Kristin Scott Thomas is to receive a special honour at the 2019 British Independent Film Awards (BIFAs).
The English Patient actress will receive the Richard Harris Award for her outstanding contribution to British film at the Old Billingsgate in London on 1 December.
“To be recognised in memory of the great and unequalled Richard Harris is very special, and a true honour,” Thomas said in a statement to Variety. “I am proud beyond measure to be receiving this award and joining the ranks of many famously and undeniably brilliant and talented actors.”
The Richard Harris Award, named after the late Irish actor, has previously been presented to the likes of Judi Dench, Daniel Day-Lewis, Emma Thompson, Julie Walters, Jim Broadbent, and Chiwetel Ejiofor.
“Kristin Scott Thomas has created many memorable characters in iconic British films,” said Harris’ son, Chernobyl star Jared Harris. “Whether she is making us laugh, cry or shake in our shoes, it is always in that inimitable Kristin Scott Thomas way. The Richard Harris Award at this year’s BIFAs is richly deserved.”
The Four Weddings and a Funeral star has received three BIFA nominations throughout her career, for her supporting roles in Easy Virtue, Nowhere Boy, and The Invisible Woman.
The Personal History of David Copperfield, Armando Iannucci’s comedic take on Charles Dickens’s classic novel, was revealed as the top contender when the nominations were read out at the end of October.
It landed 11 nominations, in categories such as Best British Independent Film, Best Screenplay, Best Actor for Dev Patel and Best Supporting Actor and Actress for Hugh Laurie and Tilda Swinton, respectively. It will have close competition from Wild Rose, In Fabric, and The Souvenir.
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Ralph Fiennes has adopted a persuasive attitude as a director.The English Patient star recently stepped behind the camera for the third time, for The White Crow, a biopic of Soviet ballet dancer Rudolf Nureyev.Although the 56-year-old admits he often i…
Ralph Fiennes has adopted a persuasive attitude as a director.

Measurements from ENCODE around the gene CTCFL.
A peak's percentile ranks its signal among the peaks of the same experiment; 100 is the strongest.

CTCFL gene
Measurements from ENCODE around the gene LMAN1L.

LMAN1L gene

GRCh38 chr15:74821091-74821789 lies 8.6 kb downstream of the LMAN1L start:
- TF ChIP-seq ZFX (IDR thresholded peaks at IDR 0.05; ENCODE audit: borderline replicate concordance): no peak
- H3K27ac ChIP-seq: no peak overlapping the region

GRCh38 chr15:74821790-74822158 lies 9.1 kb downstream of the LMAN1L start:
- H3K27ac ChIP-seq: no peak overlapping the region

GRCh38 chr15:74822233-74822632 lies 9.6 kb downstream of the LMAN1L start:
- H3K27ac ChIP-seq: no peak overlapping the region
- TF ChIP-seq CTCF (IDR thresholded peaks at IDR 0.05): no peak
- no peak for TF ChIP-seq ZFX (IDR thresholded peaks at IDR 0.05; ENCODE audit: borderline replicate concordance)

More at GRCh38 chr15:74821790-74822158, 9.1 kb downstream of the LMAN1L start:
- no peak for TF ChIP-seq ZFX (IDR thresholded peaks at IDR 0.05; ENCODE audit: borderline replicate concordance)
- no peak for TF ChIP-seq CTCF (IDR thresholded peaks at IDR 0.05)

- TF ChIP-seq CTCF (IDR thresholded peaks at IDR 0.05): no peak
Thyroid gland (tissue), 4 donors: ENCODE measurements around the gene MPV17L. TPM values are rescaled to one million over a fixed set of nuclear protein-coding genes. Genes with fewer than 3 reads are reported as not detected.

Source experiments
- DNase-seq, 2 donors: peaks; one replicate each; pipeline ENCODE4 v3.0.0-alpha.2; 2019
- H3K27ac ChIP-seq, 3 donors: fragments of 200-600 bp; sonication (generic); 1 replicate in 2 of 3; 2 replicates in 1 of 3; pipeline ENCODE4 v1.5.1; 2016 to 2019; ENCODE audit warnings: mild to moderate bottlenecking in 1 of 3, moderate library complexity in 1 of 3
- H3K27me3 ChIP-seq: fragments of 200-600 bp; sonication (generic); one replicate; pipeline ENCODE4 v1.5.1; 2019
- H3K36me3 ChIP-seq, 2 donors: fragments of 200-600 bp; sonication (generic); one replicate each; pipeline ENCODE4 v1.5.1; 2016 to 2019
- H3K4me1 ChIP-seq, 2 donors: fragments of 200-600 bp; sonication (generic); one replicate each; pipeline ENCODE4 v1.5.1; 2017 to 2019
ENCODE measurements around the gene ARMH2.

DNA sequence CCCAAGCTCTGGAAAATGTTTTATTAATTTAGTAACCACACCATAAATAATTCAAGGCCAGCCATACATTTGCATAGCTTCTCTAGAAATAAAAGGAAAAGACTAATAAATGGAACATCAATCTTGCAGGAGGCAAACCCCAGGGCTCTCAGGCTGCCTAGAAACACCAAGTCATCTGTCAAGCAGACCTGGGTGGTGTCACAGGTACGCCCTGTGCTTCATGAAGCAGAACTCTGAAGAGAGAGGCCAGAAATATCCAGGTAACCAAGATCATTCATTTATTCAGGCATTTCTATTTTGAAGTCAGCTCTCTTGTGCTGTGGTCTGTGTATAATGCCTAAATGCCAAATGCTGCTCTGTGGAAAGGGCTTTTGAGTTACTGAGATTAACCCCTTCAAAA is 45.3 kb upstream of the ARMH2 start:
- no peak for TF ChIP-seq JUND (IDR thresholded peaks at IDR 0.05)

The English Patient star recently stepped behind the camera for the third time, for The White Crow, a biopic of Soviet ballet dancer Rudolf Nureyev.
Although the 56-year-old admits he often insists actors stick to his vision, the mild-mannered star likes to gently urge rather than shout and scream.
“I know I’m quite vocal,” he tells British magazine Reader’s Digest. “I sometimes have to say, ‘No it has to be like this’. But I think the thing to say, ‘Yes, that’s interesting but what happens if we go here? One of the basic things about directing is not to close a door. You don’t want to close down the confidence of an actor who’s exploring and that’s really important.”
Ralph has modelled his softly spoken style on his English Patient director, the late Anthony Minghella – whom he credits with allowing him to open up as an actor.
“Anthony Minghella had a very particular, gentle, probing style,” he explains. “I think he genuinely wanted to see what an actor could reveal for him, and bring to a line or moment.”
Another inspiration was his writer mother Jennifer’s attitude to his decision to go into acting – one she fully supported when he told her while studying at London’s Chelsea College of Art.
He adds: “The art school atmosphere was designed to push you to be inquisitive and curious and something about it gave me the confidence to say, ‘This is what I need to do’. Once I said that to my mother, it was as if she’d been waiting for me to say it. She was completely behind it.”
The White Crow is in cinemas now.